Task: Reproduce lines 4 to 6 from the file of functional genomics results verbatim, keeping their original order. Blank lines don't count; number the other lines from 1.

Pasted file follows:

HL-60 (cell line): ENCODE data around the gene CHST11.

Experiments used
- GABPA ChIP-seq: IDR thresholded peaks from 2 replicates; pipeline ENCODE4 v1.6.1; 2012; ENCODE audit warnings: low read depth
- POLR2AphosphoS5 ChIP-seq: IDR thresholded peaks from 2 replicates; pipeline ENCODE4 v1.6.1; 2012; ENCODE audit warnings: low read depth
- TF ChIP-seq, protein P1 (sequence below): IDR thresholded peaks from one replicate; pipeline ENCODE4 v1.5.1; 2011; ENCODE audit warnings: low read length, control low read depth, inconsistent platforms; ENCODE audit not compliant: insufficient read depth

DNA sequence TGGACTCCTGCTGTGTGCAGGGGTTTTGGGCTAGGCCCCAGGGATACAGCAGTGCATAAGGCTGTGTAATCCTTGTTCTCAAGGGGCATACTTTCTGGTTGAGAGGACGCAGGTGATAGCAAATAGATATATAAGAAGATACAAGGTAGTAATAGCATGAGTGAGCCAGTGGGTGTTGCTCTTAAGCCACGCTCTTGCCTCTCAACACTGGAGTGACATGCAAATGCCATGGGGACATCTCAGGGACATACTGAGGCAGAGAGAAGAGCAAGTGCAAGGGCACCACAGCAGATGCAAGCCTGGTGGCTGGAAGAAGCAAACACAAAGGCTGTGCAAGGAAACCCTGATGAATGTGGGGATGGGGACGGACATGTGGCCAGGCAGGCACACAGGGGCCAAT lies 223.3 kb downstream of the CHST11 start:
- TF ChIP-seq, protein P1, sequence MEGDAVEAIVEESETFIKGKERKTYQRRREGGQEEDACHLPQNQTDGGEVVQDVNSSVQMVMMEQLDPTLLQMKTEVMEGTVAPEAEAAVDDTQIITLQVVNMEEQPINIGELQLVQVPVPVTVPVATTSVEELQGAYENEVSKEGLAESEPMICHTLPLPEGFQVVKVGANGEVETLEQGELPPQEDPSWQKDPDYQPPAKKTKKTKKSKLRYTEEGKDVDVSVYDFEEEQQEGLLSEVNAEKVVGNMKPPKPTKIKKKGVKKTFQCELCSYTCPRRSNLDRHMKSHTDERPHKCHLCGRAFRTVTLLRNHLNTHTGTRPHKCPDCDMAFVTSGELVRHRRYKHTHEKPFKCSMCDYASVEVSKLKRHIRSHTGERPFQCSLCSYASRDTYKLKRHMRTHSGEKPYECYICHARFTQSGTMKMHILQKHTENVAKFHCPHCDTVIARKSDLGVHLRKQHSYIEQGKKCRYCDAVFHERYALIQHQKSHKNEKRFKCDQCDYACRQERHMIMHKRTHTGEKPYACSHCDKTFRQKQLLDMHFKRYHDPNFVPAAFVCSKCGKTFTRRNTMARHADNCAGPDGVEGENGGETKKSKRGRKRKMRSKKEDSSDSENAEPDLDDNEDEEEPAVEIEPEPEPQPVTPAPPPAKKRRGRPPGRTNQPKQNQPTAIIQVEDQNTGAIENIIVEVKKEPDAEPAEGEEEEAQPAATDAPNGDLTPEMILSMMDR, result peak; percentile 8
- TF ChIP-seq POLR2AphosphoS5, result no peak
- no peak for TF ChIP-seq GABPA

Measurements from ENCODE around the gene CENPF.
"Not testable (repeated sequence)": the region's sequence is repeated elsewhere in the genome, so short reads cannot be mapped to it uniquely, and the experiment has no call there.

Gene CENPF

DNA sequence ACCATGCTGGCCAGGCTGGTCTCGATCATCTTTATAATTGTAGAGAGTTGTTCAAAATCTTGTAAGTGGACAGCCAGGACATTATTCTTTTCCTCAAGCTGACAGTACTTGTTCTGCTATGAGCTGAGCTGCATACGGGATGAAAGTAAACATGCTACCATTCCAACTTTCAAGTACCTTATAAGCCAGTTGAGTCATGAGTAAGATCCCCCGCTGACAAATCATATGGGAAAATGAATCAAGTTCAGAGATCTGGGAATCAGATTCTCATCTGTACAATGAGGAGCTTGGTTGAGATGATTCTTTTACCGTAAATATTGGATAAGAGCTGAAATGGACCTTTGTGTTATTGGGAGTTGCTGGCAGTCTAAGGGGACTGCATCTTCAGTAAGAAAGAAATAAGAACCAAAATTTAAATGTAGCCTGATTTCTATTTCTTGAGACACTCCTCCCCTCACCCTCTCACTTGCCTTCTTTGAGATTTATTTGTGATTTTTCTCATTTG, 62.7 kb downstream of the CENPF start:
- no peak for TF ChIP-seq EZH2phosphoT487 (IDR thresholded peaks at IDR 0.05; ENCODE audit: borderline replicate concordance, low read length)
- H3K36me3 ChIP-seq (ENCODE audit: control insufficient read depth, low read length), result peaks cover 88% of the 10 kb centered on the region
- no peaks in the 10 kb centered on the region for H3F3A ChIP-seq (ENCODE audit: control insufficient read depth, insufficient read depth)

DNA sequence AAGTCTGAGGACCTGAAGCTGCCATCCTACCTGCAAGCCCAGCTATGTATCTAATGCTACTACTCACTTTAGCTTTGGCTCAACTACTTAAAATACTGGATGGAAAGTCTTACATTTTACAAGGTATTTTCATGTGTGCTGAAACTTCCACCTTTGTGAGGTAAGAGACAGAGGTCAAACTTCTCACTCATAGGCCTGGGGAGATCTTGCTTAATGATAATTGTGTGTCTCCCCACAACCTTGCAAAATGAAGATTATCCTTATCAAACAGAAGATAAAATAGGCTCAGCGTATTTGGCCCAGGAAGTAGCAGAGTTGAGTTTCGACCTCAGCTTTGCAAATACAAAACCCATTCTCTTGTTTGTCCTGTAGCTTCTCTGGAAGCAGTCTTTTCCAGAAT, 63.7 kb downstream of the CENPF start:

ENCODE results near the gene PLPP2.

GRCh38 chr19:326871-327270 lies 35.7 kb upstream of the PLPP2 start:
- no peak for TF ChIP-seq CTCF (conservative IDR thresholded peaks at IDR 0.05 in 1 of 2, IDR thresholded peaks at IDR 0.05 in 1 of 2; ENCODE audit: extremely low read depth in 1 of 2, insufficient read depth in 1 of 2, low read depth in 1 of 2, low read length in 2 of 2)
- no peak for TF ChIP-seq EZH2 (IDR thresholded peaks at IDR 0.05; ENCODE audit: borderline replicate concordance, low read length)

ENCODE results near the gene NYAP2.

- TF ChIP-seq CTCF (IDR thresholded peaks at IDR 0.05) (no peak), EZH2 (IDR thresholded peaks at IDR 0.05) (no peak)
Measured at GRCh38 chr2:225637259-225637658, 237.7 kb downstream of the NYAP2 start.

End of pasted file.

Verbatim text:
- POLR2AphosphoS5 ChIP-seq: IDR thresholded peaks from 2 replicates; pipeline ENCODE4 v1.6.1; 2012; ENCODE audit warnings: low read depth
- TF ChIP-seq, protein P1 (sequence below): IDR thresholded peaks from one replicate; pipeline ENCODE4 v1.5.1; 2011; ENCODE audit warnings: low read length, control low read depth, inconsistent platforms; ENCODE audit not compliant: insufficient read depth

DNA sequence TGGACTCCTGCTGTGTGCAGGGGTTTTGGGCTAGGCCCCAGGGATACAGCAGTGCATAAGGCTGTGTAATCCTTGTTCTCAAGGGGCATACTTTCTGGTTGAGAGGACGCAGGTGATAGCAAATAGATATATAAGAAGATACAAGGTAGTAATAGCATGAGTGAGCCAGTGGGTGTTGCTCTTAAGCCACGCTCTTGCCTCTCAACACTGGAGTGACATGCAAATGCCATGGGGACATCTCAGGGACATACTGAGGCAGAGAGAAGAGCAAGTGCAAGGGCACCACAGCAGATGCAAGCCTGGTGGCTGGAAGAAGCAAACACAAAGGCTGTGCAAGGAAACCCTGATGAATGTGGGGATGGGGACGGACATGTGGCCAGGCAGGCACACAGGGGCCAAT lies 223.3 kb downstream of the CHST11 start: